Link staff to the mission: Offer them your service, product — Business Management Daily: Free Reports on Human Resources, Employment Law, Office Management, Office Communication, Office Technology and Small Business Tax Business Management Daily
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Link staff to the mission: Offer them your service, product

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in Employee Benefits Program,Human Resources

Need an inexpensive benefit and an easy way to boost morale? Allow employees to partake in the services your organization provides to customers (either for free or at a reduced price).

People expect their employers to help them with the same issues their customers and clients have. In fact, some of the most valued employee benefits are the ones employers can tie to their corporate missions. Examples:

  • Day care teachers who work for Bright Horizons Family Solutions don’t worry about who’s watching their kids while they care for the children of clients during the day. The Watertown, Mass.-based firm lets employees’ kids attend any of its centers for half price.
  • Natural-product manufacturer Tom’s of Maine promotes itself as a “values-oriented company,” so it lets employees spend 5 percent of their working hours volunteering in the community on education, environment, human-needs or arts projects.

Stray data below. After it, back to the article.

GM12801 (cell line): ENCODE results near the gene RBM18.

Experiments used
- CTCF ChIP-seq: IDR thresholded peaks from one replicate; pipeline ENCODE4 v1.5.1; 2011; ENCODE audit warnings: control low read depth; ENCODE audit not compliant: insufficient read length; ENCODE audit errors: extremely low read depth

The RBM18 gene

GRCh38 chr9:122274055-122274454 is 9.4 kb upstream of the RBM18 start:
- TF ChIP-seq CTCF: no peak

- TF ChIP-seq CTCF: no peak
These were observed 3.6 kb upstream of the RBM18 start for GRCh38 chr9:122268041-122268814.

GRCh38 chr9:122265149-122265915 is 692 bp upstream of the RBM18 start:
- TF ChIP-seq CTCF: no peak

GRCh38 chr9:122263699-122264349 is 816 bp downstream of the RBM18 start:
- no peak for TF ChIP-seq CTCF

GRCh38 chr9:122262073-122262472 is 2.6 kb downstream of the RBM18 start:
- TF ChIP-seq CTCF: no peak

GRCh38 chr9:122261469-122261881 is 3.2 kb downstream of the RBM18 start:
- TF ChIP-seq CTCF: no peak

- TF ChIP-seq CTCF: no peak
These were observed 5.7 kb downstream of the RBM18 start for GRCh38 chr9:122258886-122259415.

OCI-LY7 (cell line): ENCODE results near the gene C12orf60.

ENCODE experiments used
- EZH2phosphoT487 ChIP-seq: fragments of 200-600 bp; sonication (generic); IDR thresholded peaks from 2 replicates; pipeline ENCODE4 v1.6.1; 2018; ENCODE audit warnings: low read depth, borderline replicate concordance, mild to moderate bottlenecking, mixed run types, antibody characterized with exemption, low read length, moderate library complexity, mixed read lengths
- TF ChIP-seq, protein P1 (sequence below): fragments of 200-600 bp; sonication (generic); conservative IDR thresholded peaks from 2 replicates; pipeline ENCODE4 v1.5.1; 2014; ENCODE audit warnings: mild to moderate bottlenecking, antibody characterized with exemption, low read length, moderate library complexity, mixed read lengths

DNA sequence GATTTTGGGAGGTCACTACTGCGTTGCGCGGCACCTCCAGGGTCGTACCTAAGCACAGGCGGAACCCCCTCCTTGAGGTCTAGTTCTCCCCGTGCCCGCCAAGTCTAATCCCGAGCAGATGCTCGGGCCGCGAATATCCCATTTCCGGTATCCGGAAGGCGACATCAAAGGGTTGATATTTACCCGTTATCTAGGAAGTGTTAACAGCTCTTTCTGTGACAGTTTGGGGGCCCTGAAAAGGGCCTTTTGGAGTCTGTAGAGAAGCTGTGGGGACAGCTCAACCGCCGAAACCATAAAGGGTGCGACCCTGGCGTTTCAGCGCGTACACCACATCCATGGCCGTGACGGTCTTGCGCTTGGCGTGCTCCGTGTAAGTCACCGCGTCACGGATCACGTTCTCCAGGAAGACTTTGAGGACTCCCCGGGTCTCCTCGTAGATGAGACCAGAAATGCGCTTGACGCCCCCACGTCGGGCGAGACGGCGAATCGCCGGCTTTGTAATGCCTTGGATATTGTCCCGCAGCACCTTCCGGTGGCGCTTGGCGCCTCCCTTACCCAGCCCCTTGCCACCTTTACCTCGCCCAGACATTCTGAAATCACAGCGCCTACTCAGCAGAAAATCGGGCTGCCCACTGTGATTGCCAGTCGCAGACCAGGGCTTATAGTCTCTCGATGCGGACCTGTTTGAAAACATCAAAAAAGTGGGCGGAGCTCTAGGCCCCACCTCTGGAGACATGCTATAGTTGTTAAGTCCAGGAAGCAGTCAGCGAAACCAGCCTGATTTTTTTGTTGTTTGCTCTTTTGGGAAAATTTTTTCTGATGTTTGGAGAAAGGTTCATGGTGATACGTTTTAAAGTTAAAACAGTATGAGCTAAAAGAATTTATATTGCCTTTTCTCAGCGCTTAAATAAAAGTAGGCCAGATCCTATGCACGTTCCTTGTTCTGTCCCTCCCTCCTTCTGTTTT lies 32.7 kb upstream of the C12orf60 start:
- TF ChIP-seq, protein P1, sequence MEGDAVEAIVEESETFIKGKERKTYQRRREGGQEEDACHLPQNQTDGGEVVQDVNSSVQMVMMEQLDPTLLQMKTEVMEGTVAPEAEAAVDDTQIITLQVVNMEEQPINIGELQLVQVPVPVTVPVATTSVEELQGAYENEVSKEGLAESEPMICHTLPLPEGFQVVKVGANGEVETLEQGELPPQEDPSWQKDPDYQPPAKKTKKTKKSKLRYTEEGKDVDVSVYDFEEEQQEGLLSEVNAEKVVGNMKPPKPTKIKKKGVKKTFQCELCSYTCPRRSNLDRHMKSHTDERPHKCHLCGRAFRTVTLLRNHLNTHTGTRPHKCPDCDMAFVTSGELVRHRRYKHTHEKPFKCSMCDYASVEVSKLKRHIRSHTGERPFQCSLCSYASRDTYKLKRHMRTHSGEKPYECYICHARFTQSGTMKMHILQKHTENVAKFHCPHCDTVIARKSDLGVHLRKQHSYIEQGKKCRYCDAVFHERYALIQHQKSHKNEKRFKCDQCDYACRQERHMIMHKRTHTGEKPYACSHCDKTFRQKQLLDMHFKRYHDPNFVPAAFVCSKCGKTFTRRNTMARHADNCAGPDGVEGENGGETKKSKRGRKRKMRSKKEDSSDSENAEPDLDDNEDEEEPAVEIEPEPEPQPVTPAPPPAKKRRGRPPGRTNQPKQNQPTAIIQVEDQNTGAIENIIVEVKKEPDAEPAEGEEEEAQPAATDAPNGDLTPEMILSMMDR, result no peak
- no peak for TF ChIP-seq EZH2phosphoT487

• The Office of the Director at the National Institutes of Health is putting its money where its mouth is. Employees are participating in a formal walking program, complete with fitness professionals to set the pace and pedometers to count the miles.

Some organizations even have created mission-related benefits for employees that didn’t originate with their client services.

For example, IBM and AT&T are using their tech expertise to help the parents of employees become Internet savvy and to ease their employees’ elder care concerns.

The communications giants chipped in $660,000 to bring Generations on Line—a simplified Internet program that uses photos, large print and step-by-step instructions to teach seniors how to send e-mail and surf the Web—to libraries, senior centers and nursing homes in communities where the relatives of AT&T and IBM employees live.

Other organizations have expanded their community outreach programs to include their own employees. Two examples:

  • Verizon Wireless, which runs a domestic-violence assistance program for the public, has expanded the benefit to its own employees. The firm arranges for temporary housing and counseling for victimized employees.
  • Duke University Medical Center’s Center for the Study of Aging and Human Development has studied the needs of the geriatric community for 50 years. Now the center’s Family Support Program opens its doors year-round with an elder care program for the university’s 25,000 employees.

Bottom line: If your organization provides services to clients or to the community that could also benefit your employees, offer them to your staff free or at reduced cost. The gesture can boost morale and could help employees with their work/life issues.  

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